Willow Belden


Phone: 307-766-5086
Email: wbelden@uwyo.edu 

Willow Belden joined Wyoming Public Radio after earning her masters degree at Columbia University’s Graduate School of Journalism. Prior to grad school, Willow spent a year in the Middle East on a Fulbright grant, conducting research in a Palestinian refugee camp, and writing for the Jordan Times and JO Magazine. Upon returning to the U.S., she became a reporter and editor at the Queens Chronicle in New York City and received the Rookie Reporter of the Year award from the New York Press Association. This spring, she received the Pulitzer Traveling Fellowship from Columbia University. When she’s not working on stories, Willow spends her time bicycling, hiking, kayaking and traveling. She can occasionally be spotted on a unicycle. And she has a habit of swimming in the ocean with the Polar Bear Club on New Years Day.

Ways To Connect

The Wyoming Women’s Foundation and Wyoming Women’s Legislative Caucus want more women to run for public office, and they’re hosting a series of workshops to encourage women to do so.

There are only 13 women in the state legislature, and Richelle Keinath of the Women’s Foundation says that’s not enough.

“The conversation changes if women are involved in decision making,” Keinath said. “We’re half the population, so why wouldn’t we want to be half the people that are making decisions about our communities?”

Listen to the Story

Wyoming has one of the highest rates of workplace fatalities in the nation. Recently, the state epidemiologist issued a report looking at why that’s the case and making recommendations about what should be done. Workers’ rights advocates are pushing for tougher penalties for companies that violate safety regulations. But for now, it seems the state plans to take a softer approach. Wyoming Public Radio’s Willow Belden reports.

Researchers hope to determine how much development mule deer can tolerate on their migration routes.

Biologist Hall Sawyer found in a recent study that when mule deer travel between their summer and winter ranges, they spend 95 percent of their time stopping and eating.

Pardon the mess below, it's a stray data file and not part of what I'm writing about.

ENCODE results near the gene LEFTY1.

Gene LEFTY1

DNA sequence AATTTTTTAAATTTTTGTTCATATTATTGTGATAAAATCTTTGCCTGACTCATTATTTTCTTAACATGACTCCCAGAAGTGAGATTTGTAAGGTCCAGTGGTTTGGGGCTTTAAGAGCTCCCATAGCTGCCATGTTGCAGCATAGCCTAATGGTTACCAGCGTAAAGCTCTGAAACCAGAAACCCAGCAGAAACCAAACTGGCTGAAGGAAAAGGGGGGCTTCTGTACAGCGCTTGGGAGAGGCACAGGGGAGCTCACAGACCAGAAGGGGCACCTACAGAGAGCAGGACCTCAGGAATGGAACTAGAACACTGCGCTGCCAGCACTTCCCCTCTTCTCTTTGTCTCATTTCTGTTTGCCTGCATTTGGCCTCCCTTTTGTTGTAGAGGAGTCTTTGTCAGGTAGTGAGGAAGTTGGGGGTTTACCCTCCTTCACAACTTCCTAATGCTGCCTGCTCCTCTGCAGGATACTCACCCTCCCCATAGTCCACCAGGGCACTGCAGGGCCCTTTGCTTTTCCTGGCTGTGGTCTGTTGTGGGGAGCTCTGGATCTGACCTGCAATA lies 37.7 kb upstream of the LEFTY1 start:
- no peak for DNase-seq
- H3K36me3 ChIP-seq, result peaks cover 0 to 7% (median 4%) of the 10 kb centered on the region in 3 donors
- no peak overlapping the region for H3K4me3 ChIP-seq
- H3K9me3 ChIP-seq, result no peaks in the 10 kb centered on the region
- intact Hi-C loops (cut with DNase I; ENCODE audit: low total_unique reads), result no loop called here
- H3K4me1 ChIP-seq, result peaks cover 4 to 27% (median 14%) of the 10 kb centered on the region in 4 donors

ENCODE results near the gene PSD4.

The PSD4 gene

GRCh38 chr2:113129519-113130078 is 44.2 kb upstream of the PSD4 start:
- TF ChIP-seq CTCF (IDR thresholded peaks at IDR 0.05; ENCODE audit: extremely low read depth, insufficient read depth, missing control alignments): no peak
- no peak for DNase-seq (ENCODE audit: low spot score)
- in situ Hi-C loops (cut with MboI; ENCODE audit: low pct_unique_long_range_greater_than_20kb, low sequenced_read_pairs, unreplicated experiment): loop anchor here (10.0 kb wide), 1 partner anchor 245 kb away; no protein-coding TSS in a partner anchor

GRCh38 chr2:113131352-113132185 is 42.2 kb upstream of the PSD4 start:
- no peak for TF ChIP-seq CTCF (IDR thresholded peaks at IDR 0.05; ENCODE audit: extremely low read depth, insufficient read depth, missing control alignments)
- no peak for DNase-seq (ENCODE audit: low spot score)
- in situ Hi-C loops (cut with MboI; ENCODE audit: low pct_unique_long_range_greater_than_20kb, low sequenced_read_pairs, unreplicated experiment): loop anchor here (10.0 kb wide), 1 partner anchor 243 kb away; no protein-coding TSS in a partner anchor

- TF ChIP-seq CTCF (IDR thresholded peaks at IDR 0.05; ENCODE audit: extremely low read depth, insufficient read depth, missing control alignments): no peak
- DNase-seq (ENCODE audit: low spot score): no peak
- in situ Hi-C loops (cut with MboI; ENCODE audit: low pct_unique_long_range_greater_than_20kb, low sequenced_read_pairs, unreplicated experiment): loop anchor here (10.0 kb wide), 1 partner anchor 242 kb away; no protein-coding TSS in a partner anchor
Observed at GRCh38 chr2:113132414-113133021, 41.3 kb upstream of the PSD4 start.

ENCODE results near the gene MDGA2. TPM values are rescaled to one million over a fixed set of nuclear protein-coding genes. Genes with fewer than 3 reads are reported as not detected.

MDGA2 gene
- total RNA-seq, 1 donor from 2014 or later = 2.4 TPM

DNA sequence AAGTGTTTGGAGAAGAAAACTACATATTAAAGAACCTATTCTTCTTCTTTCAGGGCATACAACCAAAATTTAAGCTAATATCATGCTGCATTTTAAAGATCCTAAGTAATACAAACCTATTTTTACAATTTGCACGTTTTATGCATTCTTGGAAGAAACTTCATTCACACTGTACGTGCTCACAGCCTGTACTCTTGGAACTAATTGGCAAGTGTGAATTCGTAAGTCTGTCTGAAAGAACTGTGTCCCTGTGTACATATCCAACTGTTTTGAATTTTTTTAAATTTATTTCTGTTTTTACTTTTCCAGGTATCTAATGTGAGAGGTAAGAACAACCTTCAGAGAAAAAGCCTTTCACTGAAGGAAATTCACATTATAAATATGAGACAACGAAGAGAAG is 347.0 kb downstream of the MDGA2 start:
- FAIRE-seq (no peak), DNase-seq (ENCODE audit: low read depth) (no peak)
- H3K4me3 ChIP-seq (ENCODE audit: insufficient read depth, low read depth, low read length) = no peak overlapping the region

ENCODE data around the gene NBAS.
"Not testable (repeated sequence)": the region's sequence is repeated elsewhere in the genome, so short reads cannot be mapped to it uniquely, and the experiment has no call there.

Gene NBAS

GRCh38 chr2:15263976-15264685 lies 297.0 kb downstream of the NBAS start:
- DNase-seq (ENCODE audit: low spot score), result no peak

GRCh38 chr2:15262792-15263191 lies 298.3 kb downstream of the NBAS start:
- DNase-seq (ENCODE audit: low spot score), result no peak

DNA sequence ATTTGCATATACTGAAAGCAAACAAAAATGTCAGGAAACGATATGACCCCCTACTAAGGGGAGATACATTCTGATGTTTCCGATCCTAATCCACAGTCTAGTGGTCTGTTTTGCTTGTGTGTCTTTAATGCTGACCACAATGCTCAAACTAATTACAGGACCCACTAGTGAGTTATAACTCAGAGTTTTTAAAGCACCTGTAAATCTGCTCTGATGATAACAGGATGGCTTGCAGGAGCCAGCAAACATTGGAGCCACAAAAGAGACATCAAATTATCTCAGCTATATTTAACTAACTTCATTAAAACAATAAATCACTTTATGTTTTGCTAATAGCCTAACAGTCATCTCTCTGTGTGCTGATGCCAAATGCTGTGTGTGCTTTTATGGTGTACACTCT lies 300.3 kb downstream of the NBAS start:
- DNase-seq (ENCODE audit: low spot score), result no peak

“If we consider these migration routes highways, the stopovers would be like the hotels, where you crash in for the night and grab a bite to eat,” Sawyer said. “And maybe you stay there for a night, maybe you stay for a week.”

The Wyoming Business Council is conducting a survey to determine what parts of the state have inadequate Internet access.

Leah Bruscino is the Council’s northwest regional director. She says some rural areas have nothing but dial-up, and it’s hard to run a business that way.

“Mountain lodges that cater to, say, snowmobilers or summer trade – you know, obviously being tourism businesses, they’d like to have rich, vibrant sites and be able to send clients nice, rich information.,” says Bruscino. “That’s a challenge.”

Gov. Matt Mead is hoping to more than double the number of Occupational Safety and Health Administration inspectors in Wyoming.

Wyoming has one of the highest rates of workplace fatalities in the nation.

In a recent report to the governor, former State Epidemiologist Tim Ryan recommended fixing the problem, in part, by encouraging more OSHA courtesy inspections. That’s where a company invites OSHA to check out their operations and help them comply with safety regulations.

But Ryan says there aren’t enough OSHA employees.

The Game and Fish Department is coming up with a new management plan for mule deer in the Platte Valley.

The mule deer population has declined by at least 30 percent over the past few decades, and last fall, Game and Fish solicited input from the public about how to address the problem.


After a meeting with Gov. Matt Mead’s staff on Thursday, workers’ rights advocates say they’re optimistic that Mead will take steps to ensure safer work environments in Wyoming.

Wyoming has one of the highest rates of workplace fatalities in the country, and a recent report by the state epidemiologist documenting injuries and deaths over the past 17 years has put the problem back in the spotlight.

Kim Floyd of the AFL-CIO says the meeting with the governor’s staff was productive.